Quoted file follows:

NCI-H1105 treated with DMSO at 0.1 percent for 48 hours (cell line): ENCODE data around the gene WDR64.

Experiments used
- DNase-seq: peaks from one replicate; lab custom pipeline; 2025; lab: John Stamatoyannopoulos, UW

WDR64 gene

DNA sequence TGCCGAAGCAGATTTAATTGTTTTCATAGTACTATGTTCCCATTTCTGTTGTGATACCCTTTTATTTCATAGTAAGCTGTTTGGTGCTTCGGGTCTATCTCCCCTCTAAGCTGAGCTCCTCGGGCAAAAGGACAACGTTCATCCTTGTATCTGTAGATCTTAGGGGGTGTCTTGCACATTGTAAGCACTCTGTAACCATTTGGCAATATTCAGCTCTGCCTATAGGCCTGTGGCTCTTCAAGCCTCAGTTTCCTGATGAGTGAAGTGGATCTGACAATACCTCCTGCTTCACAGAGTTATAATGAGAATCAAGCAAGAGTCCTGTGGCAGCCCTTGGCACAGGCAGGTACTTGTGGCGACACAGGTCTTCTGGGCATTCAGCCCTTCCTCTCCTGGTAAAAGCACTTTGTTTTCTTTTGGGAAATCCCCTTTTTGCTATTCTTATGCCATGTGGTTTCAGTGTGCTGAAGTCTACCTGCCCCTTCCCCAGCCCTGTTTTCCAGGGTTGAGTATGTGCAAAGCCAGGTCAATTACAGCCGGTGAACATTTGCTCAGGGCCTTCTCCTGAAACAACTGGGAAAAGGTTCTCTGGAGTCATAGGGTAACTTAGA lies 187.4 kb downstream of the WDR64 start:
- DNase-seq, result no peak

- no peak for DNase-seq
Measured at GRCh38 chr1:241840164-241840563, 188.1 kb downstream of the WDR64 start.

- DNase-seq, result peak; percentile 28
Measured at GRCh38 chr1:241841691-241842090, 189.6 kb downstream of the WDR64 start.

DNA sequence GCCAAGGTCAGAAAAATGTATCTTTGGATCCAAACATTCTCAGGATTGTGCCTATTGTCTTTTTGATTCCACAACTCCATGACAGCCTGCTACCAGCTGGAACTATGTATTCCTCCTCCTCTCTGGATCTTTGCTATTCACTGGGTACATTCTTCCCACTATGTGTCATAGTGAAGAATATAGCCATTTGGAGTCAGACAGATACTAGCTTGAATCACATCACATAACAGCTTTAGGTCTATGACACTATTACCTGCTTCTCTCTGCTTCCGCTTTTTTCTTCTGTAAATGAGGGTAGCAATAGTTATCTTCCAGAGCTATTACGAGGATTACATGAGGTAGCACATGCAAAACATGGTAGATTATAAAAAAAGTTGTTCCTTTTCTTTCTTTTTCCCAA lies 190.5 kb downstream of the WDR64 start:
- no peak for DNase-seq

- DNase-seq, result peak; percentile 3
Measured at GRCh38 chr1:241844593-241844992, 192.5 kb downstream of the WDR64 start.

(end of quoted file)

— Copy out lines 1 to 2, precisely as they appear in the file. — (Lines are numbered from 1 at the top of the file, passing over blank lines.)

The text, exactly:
NCI-H1105 treated with DMSO at 0.1 percent for 48 hours (cell line): ENCODE data around the gene WDR64.

Experiments used